Many are anxious as a rending of the health care safety net is transpiring.
Decisions are underway that threaten to exclude a growing sector of the population from basic access.
The tension between federal and state responsibilities will only grow, and each will resort to blaming the other. Preserving the wealth of the few by sacrificing the poor is unworthy of a nation who claims moral status.
A reading for this coming Sunday from Psalm 13:1-3 expresses the frustration and lament so many of us feel about the political landscape:
“How long, O LORD? Will you forget me forever? How long will you hide yourself from me? How long must I bear pain in my soul and have sorrow in my heart all day long? How long shall my enemies be exalted over me? Consider and answer me, O LORD my God! Give light to my eyes, or I will sleep the sleep of death.”
I will refrain from naming “enemies,” for elected officials have an insuperable burden in seeking to govern; however, to craft legislation because of personal vendetta against the ideas of others is an expression of corrupt character.
It is very hard to transcend pettiness, but our time calls for heightened rectitude.
The Psalter offers words to express our deepest emotions. Raw and unbridled, this psalm of lament gathers up the present moment.
While persons of faith trust that God has not forgotten them, it is hard to believe that their particular plight matters in the larger scheme.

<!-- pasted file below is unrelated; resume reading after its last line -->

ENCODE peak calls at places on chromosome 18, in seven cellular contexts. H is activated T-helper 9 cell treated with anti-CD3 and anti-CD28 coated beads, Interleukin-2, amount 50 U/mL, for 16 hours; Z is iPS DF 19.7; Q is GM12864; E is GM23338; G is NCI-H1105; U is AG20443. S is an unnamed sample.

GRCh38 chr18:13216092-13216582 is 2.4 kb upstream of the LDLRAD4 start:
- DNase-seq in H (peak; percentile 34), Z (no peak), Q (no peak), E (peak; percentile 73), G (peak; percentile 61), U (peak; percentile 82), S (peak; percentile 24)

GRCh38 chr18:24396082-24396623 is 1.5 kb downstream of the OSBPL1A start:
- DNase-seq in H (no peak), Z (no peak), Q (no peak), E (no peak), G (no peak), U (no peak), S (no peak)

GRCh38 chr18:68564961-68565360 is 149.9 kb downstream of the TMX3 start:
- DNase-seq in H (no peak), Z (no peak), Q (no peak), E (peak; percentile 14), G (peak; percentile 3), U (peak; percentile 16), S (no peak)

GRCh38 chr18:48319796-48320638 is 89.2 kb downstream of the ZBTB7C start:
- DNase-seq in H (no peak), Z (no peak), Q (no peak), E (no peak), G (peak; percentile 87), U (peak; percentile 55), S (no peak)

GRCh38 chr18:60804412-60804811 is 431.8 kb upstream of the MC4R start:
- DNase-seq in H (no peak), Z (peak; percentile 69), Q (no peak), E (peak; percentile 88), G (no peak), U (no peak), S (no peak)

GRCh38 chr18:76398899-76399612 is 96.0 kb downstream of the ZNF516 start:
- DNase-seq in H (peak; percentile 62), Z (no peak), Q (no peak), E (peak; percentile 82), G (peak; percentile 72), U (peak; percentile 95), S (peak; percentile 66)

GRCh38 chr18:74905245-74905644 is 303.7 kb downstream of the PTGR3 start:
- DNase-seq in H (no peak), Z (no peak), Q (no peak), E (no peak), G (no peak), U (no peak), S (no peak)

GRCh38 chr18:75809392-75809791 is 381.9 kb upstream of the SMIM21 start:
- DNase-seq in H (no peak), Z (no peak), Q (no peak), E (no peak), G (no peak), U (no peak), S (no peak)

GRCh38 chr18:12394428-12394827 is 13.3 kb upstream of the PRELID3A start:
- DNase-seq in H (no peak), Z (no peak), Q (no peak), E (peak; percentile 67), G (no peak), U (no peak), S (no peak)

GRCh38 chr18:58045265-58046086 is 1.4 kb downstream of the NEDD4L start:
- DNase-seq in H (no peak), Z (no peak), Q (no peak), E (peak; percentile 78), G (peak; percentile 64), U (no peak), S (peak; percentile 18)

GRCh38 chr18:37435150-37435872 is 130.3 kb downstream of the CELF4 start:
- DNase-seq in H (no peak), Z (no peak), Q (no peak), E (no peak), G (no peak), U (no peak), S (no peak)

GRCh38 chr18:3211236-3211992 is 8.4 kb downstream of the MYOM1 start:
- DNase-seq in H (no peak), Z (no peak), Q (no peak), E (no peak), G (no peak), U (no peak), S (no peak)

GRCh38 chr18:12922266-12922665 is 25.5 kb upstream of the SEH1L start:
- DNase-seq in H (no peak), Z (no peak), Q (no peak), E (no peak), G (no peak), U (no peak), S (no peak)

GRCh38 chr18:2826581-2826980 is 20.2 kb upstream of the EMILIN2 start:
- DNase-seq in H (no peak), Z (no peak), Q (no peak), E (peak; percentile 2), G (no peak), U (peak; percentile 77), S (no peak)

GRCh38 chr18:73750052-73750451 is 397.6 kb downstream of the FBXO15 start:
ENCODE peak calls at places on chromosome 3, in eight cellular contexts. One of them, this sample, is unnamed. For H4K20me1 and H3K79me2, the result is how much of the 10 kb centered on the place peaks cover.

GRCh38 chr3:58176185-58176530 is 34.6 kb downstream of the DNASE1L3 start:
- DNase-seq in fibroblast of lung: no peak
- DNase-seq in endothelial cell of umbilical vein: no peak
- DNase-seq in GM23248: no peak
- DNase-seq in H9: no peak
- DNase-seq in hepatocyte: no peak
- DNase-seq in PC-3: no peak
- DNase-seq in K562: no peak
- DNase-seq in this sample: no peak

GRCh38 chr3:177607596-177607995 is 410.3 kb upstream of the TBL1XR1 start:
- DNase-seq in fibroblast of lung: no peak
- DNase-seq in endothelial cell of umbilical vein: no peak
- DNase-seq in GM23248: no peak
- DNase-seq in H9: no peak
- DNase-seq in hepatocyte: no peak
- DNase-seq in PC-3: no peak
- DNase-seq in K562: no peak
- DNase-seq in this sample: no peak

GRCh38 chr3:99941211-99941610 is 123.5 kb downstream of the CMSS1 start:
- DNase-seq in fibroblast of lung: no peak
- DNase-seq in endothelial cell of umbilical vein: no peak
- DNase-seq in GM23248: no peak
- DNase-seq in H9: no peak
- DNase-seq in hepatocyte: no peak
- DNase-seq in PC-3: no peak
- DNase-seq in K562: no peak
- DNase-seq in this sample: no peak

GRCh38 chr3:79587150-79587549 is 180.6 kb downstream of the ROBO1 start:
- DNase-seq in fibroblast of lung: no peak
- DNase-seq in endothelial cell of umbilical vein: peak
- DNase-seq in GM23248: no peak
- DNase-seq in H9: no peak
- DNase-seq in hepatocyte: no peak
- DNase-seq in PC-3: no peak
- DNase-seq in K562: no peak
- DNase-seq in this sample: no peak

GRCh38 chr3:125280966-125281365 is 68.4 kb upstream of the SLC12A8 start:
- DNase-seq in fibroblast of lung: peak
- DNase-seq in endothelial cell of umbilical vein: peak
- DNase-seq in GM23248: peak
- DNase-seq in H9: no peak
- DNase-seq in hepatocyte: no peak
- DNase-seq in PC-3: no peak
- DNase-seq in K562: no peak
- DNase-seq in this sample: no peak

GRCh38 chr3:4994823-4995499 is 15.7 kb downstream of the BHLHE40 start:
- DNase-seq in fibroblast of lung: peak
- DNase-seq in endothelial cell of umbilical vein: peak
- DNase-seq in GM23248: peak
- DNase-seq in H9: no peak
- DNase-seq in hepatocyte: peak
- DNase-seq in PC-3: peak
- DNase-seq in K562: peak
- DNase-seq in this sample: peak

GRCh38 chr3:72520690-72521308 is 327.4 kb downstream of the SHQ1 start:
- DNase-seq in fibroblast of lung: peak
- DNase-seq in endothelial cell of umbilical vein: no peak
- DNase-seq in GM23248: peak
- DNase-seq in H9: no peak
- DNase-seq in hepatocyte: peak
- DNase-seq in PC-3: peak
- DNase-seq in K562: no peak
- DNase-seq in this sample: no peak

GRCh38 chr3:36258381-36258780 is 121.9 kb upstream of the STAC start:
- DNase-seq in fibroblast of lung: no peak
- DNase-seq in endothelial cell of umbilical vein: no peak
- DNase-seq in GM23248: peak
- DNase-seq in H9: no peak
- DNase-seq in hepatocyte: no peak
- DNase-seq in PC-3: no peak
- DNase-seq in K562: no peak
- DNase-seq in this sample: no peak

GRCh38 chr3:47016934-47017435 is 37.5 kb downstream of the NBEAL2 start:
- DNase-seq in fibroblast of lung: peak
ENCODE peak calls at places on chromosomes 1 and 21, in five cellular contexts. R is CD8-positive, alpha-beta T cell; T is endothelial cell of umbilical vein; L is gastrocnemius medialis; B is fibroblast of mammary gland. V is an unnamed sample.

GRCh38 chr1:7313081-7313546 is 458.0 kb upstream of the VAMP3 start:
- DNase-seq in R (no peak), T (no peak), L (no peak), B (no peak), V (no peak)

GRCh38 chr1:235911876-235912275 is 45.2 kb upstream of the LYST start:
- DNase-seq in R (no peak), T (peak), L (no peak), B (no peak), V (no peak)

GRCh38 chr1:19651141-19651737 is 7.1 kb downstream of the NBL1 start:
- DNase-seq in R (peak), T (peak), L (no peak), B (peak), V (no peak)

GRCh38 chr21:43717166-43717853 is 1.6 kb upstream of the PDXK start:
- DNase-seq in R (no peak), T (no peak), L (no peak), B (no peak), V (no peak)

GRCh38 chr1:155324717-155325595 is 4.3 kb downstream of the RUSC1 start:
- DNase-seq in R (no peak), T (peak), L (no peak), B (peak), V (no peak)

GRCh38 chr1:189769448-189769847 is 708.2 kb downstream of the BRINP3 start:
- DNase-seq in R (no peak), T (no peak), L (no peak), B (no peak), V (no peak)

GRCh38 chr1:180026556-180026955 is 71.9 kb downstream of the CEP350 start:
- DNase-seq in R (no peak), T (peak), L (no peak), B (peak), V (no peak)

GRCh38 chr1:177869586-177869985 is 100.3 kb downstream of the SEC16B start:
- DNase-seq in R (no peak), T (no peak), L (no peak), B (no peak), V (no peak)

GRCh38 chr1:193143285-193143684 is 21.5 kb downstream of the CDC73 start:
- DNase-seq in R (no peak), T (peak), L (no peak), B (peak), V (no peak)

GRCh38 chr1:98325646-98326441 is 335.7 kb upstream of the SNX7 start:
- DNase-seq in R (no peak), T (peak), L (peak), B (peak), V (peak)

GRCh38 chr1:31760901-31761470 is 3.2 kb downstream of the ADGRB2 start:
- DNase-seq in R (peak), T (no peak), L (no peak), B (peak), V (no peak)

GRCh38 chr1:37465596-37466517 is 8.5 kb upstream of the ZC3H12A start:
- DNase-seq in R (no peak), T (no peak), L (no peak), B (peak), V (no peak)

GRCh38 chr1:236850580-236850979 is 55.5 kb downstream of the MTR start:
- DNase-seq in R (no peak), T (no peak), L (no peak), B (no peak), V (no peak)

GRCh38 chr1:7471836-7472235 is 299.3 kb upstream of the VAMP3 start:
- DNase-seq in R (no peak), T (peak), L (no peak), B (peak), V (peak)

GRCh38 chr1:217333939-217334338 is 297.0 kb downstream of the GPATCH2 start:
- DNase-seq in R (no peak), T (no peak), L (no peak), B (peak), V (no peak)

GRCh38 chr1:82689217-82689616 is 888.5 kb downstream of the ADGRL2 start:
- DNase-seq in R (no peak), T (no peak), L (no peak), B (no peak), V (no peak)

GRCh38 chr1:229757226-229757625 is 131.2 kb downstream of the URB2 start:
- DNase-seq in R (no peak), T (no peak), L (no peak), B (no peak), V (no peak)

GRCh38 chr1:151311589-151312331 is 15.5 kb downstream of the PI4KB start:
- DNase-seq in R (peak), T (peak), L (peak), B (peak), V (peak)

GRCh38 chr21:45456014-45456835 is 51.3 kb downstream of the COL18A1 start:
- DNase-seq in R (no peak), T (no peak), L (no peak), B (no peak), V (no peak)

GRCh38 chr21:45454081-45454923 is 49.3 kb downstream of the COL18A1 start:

Psalms of lament are addressed to God, for where else can the downtrodden go? Who else can renew courage to cry out against injustice and not lose heart? Who else can we trust with our raging fear?
There are more psalms of lament than of sheer praise in the Psalter, and they invite the most honest kind of prayer.
If there is no room for lament in our private and corporate prayer, we only offer sanitized superficialities. When the people of God gather, the pews sag with unspoken grief and personal suffering.
It is time to dust off the Psalter and let its powerful words direct our prayer and heal our wounded hearts. Especially now.
Molly T. Marshall is president of Central Baptist Theological Seminary (CBTS) in Shawnee, Kansas. A version of this column first appeared on her blog, Trinitarian Soundings, and is used with permission. You can follow CBTS on Twitter @CBTSKansas.